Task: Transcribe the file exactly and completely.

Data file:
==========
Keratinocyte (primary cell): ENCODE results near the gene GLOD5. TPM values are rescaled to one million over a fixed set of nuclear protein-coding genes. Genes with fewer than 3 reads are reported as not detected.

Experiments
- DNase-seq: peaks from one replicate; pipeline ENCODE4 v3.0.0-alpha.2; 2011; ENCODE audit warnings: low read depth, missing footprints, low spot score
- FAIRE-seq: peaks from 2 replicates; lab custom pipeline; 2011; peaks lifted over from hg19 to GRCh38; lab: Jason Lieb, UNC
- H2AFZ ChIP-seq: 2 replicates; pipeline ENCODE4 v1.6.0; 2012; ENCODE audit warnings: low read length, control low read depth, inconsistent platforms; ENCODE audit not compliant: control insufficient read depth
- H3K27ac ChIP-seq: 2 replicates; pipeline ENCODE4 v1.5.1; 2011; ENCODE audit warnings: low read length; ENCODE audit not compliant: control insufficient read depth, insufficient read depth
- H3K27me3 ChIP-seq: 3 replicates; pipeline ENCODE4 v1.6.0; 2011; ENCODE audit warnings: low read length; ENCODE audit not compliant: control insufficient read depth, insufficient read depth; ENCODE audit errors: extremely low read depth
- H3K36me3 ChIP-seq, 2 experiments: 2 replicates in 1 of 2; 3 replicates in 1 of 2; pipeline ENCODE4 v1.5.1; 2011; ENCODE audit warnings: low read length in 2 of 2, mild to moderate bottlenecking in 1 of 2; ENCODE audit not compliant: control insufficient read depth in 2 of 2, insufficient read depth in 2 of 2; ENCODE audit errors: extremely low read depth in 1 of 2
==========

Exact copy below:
Keratinocyte (primary cell): ENCODE results near the gene GLOD5. TPM values are rescaled to one million over a fixed set of nuclear protein-coding genes. Genes with fewer than 3 reads are reported as not detected.

Experiments
- DNase-seq: peaks from one replicate; pipeline ENCODE4 v3.0.0-alpha.2; 2011; ENCODE audit warnings: low read depth, missing footprints, low spot score
- FAIRE-seq: peaks from 2 replicates; lab custom pipeline; 2011; peaks lifted over from hg19 to GRCh38; lab: Jason Lieb, UNC
- H2AFZ ChIP-seq: 2 replicates; pipeline ENCODE4 v1.6.0; 2012; ENCODE audit warnings: low read length, control low read depth, inconsistent platforms; ENCODE audit not compliant: control insufficient read depth
- H3K27ac ChIP-seq: 2 replicates; pipeline ENCODE4 v1.5.1; 2011; ENCODE audit warnings: low read length; ENCODE audit not compliant: control insufficient read depth, insufficient read depth
- H3K27me3 ChIP-seq: 3 replicates; pipeline ENCODE4 v1.6.0; 2011; ENCODE audit warnings: low read length; ENCODE audit not compliant: control insufficient read depth, insufficient read depth; ENCODE audit errors: extremely low read depth
- H3K36me3 ChIP-seq, 2 experiments: 2 replicates in 1 of 2; 3 replicates in 1 of 2; pipeline ENCODE4 v1.5.1; 2011; ENCODE audit warnings: low read length in 2 of 2, mild to moderate bottlenecking in 1 of 2; ENCODE audit not compliant: control insufficient read depth in 2 of 2, insufficient read depth in 2 of 2; ENCODE audit errors: extremely low read depth in 1 of 2